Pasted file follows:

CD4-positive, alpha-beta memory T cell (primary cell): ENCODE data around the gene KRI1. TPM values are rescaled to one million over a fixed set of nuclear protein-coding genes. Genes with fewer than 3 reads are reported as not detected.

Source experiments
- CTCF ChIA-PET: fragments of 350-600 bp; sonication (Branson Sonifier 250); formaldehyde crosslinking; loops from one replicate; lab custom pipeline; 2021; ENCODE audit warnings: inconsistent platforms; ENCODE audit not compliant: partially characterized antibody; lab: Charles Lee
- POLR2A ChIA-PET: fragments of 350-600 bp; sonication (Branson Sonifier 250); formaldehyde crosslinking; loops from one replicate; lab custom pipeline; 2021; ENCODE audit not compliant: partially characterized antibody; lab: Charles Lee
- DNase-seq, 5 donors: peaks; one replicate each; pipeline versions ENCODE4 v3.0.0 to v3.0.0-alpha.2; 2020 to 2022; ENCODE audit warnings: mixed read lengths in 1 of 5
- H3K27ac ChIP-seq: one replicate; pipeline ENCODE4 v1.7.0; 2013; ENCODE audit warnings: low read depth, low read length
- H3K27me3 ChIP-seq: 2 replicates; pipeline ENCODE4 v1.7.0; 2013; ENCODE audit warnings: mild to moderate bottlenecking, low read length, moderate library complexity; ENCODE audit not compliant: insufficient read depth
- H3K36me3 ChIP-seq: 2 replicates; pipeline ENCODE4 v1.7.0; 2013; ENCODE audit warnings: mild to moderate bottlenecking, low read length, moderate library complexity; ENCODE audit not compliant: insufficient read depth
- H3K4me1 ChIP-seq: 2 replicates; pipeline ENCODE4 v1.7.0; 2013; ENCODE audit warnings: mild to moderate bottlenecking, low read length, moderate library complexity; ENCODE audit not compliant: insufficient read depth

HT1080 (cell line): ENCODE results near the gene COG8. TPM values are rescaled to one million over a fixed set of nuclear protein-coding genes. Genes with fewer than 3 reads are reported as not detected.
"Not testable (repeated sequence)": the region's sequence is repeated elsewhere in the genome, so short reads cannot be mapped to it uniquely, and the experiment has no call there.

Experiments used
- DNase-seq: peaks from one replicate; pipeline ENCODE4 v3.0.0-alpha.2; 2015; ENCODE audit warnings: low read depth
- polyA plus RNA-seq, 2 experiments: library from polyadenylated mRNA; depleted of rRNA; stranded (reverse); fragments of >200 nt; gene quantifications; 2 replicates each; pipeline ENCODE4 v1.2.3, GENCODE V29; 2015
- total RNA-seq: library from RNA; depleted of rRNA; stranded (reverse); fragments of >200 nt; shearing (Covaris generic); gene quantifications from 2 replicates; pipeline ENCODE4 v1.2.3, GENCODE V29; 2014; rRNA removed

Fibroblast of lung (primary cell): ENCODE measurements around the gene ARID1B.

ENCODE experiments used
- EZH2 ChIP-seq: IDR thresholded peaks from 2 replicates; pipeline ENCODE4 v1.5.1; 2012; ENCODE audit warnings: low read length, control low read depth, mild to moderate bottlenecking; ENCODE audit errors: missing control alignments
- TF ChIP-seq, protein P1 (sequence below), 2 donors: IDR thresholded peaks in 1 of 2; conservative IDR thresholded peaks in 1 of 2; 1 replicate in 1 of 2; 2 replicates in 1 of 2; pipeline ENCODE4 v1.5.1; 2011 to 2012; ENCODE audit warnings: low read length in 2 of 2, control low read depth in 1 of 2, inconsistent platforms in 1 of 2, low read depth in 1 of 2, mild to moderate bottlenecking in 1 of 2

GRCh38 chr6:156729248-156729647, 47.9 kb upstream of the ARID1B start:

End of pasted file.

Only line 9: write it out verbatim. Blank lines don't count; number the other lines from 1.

- H3K4me1 ChIP-seq: 2 replicates; pipeline ENCODE4 v1.7.0; 2013; ENCODE audit warnings: mild to moderate bottlenecking, low read length, moderate library complexity; ENCODE audit not compliant: insufficient read depth